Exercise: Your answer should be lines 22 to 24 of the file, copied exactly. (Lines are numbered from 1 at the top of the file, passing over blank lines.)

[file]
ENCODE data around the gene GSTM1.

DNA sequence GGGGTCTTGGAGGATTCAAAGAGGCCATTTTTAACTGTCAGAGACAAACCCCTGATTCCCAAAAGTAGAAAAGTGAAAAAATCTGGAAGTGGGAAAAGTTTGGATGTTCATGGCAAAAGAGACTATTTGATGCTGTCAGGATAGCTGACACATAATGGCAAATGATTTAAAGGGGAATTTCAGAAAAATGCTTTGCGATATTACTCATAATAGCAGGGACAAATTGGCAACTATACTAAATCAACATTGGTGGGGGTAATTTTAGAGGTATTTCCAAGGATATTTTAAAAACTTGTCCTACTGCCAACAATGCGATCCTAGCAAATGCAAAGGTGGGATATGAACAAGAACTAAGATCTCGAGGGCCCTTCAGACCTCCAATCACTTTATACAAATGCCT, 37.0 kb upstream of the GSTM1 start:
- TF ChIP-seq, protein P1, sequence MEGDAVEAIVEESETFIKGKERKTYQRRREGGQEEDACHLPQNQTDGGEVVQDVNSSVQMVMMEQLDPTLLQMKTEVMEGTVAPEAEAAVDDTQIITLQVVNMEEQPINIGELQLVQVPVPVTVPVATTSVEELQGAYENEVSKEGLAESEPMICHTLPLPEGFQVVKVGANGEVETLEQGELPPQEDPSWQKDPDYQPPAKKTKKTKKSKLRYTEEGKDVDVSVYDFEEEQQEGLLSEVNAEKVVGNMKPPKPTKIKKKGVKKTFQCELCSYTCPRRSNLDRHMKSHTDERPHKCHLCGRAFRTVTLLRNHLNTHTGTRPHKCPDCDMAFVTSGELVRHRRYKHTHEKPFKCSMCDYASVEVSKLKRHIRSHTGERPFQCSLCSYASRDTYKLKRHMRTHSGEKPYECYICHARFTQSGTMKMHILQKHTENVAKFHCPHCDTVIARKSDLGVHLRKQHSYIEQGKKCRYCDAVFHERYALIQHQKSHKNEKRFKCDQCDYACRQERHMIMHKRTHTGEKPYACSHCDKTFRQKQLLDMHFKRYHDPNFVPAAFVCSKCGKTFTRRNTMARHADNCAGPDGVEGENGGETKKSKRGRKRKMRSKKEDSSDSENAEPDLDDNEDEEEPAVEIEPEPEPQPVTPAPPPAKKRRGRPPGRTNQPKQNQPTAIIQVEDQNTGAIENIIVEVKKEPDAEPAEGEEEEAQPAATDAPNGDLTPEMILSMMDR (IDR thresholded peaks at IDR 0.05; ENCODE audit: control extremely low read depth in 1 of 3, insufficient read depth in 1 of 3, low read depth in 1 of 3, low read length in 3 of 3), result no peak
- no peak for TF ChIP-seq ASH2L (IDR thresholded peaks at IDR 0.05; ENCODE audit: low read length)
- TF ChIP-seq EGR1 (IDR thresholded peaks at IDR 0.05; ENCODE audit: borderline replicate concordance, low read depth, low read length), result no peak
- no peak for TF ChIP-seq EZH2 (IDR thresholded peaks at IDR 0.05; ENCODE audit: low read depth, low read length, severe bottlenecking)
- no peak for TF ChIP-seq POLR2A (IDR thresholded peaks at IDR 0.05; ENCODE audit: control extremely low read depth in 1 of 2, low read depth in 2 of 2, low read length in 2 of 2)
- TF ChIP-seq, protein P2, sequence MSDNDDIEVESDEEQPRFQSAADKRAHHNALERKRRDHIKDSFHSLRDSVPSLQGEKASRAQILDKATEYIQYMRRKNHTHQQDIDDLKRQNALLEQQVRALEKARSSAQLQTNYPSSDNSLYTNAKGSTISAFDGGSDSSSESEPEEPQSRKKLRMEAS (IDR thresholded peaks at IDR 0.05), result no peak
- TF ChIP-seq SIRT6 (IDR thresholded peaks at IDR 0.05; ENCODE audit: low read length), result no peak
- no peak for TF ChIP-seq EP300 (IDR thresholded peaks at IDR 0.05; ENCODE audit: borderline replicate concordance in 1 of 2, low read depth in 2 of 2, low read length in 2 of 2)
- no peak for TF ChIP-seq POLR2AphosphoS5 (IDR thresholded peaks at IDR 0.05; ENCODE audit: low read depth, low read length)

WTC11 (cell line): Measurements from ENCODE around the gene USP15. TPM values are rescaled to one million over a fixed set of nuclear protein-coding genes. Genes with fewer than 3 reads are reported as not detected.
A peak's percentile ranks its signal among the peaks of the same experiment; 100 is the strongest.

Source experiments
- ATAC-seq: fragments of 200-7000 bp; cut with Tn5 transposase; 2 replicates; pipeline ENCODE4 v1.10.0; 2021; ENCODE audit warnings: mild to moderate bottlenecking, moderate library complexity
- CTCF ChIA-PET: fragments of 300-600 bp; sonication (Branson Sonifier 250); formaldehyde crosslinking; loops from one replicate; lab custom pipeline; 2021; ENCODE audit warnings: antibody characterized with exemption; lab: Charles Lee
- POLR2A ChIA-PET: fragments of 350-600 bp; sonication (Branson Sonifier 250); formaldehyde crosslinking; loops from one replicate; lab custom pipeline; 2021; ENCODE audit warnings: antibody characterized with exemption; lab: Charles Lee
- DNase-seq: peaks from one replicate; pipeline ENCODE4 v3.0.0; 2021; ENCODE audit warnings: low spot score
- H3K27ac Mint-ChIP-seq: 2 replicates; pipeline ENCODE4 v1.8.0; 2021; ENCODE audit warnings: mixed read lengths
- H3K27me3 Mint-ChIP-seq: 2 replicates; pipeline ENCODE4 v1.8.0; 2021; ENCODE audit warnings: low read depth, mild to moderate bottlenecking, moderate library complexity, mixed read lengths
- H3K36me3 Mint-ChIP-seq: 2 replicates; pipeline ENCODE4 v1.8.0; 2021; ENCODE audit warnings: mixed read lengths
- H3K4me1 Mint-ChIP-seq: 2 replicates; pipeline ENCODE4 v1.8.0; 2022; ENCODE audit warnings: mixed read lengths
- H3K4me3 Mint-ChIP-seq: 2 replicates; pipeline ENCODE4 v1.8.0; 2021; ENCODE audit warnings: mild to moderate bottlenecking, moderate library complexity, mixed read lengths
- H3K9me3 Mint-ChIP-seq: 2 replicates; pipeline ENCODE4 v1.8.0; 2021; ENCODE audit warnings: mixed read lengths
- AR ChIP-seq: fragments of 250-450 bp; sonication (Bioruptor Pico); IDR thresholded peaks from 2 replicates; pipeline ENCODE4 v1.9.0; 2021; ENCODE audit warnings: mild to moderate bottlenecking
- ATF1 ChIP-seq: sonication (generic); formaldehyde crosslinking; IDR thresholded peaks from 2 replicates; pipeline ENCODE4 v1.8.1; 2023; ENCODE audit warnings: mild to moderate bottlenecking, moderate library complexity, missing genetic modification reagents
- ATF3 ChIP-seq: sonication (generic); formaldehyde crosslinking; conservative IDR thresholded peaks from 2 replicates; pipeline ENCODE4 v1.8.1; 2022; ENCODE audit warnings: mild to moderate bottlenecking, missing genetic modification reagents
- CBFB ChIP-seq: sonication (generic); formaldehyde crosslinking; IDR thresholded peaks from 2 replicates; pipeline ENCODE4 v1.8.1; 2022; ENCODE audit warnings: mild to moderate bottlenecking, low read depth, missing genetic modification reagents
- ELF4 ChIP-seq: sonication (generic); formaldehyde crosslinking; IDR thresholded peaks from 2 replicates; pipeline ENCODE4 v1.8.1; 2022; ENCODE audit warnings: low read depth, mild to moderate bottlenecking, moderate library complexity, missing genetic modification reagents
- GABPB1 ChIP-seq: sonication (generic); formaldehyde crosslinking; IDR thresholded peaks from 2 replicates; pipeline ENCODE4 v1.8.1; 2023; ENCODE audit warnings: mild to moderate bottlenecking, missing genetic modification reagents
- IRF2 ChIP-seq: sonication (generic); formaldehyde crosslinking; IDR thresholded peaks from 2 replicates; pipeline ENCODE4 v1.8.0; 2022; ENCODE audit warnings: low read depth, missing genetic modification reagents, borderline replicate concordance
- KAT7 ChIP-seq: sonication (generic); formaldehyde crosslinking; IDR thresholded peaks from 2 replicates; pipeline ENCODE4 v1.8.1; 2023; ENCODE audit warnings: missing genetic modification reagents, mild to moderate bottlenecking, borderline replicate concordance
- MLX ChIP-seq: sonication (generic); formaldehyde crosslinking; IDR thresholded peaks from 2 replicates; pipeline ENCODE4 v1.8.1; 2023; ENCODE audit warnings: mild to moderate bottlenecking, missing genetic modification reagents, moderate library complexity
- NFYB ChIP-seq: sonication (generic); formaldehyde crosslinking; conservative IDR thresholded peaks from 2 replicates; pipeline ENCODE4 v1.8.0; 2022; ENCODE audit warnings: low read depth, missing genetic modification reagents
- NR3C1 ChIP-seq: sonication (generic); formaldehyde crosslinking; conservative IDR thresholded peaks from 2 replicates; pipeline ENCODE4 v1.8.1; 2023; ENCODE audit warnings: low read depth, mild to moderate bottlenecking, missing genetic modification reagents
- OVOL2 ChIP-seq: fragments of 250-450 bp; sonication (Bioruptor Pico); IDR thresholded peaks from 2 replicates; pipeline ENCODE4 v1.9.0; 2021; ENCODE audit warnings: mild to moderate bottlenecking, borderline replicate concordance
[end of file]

- H3K4me1 Mint-ChIP-seq: 2 replicates; pipeline ENCODE4 v1.8.0; 2022; ENCODE audit warnings: mixed read lengths
- H3K4me3 Mint-ChIP-seq: 2 replicates; pipeline ENCODE4 v1.8.0; 2021; ENCODE audit warnings: mild to moderate bottlenecking, moderate library complexity, mixed read lengths
- H3K9me3 Mint-ChIP-seq: 2 replicates; pipeline ENCODE4 v1.8.0; 2021; ENCODE audit warnings: mixed read lengths